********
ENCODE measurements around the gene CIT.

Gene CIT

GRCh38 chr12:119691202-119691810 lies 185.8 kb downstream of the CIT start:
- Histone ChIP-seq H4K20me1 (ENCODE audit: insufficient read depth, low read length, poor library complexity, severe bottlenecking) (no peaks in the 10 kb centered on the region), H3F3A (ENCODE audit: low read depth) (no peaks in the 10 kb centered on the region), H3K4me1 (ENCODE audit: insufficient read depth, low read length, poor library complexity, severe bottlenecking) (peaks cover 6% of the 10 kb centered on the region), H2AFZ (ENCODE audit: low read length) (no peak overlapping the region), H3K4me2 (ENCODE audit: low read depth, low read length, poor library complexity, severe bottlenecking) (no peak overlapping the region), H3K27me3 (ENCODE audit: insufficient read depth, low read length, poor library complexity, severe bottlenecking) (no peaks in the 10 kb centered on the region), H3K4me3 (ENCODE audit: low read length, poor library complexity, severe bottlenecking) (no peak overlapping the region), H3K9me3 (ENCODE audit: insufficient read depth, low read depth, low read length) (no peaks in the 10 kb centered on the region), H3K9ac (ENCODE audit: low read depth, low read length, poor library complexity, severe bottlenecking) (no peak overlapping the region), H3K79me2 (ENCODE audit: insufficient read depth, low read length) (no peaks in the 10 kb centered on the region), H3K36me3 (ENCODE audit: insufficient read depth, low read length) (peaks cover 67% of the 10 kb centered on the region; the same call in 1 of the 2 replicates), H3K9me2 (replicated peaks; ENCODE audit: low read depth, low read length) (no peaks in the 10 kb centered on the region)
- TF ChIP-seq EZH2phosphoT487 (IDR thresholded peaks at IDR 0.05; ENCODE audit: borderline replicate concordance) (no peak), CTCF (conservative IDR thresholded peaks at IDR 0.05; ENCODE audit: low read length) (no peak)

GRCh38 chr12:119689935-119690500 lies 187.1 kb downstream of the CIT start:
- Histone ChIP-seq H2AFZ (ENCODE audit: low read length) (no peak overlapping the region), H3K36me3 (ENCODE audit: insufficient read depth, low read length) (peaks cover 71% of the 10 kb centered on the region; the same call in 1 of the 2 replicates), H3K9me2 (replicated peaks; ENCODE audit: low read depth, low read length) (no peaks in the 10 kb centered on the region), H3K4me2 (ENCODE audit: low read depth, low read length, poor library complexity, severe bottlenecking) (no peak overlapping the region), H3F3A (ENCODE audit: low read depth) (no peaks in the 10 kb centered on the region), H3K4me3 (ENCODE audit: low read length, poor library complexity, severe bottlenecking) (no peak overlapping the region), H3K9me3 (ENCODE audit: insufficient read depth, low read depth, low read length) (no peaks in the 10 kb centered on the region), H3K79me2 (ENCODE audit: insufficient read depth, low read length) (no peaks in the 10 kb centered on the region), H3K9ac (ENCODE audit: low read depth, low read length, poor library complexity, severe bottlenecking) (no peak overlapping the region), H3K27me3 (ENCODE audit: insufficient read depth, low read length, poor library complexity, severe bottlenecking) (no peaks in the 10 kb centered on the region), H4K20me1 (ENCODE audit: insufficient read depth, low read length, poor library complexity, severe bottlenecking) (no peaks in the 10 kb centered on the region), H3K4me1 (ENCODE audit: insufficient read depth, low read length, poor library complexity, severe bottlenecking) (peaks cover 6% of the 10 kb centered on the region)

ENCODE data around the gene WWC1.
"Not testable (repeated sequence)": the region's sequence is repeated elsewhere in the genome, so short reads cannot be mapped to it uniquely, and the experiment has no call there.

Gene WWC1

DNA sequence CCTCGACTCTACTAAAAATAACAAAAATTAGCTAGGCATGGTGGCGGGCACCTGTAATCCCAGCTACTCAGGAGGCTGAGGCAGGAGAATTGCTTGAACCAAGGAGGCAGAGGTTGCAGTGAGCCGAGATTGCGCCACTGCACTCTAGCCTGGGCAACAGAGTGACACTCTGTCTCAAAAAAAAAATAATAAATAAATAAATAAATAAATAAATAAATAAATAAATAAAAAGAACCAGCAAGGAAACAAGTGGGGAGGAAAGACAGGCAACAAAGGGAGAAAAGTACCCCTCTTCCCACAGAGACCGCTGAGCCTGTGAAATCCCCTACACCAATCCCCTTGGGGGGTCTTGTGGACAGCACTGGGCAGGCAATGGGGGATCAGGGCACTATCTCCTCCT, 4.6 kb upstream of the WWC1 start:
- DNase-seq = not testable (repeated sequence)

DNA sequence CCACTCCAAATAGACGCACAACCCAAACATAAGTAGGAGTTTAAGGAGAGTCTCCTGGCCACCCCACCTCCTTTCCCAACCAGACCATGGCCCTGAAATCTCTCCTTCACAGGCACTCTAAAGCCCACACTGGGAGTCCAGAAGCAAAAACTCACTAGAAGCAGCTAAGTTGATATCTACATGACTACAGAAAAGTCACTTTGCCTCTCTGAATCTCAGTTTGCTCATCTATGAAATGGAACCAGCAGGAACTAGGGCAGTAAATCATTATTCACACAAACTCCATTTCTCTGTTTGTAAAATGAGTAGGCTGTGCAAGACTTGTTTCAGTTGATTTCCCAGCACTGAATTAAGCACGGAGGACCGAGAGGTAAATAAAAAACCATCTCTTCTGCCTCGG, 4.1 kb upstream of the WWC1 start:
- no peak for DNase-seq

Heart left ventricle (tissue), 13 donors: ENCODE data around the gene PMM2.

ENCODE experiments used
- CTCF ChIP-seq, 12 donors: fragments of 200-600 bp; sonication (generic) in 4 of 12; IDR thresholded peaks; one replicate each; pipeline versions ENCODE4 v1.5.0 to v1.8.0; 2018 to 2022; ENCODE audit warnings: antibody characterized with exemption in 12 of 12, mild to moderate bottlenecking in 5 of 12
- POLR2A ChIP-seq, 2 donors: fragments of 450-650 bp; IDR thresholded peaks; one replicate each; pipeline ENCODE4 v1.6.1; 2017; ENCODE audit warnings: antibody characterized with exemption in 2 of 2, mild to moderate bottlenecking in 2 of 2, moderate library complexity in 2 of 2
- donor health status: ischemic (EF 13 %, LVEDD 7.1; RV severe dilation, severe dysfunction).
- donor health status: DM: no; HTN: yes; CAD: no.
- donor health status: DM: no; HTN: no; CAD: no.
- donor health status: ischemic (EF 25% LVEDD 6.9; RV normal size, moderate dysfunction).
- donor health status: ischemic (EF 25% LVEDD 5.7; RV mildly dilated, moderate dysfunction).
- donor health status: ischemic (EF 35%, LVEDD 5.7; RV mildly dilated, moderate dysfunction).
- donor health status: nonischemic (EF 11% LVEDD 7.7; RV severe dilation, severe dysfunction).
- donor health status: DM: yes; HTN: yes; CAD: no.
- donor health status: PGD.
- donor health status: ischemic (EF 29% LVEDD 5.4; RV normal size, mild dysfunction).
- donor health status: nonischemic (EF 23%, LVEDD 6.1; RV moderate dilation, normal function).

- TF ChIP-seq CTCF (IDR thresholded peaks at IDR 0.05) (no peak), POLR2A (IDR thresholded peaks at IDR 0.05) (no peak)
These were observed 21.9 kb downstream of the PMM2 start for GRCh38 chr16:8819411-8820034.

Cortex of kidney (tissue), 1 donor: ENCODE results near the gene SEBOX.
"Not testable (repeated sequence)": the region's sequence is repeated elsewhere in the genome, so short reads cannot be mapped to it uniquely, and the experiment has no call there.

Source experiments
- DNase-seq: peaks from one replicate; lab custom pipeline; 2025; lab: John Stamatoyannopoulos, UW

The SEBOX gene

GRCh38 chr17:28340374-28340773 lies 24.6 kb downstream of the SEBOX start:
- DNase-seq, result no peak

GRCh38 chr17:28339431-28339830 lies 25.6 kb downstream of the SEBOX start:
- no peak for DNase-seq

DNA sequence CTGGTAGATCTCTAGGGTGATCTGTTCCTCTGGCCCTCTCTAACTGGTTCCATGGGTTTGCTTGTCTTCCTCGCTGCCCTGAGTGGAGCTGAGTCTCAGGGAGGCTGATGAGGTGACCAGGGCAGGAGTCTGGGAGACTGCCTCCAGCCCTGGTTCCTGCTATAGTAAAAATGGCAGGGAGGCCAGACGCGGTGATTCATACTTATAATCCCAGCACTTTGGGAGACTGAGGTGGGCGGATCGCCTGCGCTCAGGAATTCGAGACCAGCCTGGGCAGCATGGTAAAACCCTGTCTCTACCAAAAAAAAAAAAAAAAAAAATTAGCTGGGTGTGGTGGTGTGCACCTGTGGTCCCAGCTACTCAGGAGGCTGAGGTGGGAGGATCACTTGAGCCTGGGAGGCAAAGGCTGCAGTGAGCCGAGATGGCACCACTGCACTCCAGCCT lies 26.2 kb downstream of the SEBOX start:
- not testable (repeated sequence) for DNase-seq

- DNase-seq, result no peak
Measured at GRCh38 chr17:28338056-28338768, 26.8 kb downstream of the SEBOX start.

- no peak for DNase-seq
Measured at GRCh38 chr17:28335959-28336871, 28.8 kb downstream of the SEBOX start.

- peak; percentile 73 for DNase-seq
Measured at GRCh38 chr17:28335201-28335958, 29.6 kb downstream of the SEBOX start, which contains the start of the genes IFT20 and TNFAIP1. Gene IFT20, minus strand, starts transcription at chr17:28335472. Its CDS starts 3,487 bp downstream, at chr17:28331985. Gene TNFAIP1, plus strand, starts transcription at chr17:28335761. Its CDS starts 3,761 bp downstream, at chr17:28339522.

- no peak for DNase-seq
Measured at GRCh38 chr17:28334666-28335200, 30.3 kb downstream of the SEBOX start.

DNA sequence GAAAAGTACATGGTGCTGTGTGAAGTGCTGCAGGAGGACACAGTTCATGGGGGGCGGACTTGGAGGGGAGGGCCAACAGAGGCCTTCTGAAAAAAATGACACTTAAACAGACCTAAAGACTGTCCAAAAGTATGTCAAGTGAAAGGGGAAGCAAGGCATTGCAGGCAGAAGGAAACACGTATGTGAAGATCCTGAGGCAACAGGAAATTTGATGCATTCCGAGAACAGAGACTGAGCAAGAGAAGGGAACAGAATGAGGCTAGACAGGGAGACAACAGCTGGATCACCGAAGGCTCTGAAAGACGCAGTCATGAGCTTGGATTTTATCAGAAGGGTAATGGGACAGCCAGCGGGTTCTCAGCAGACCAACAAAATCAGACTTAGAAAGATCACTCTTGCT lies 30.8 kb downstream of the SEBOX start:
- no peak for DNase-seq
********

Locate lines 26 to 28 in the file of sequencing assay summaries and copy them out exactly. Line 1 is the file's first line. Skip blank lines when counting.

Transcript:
- donor health status: DM: yes; HTN: yes; CAD: no.
- donor health status: PGD.
- donor health status: ischemic (EF 29% LVEDD 5.4; RV normal size, mild dysfunction).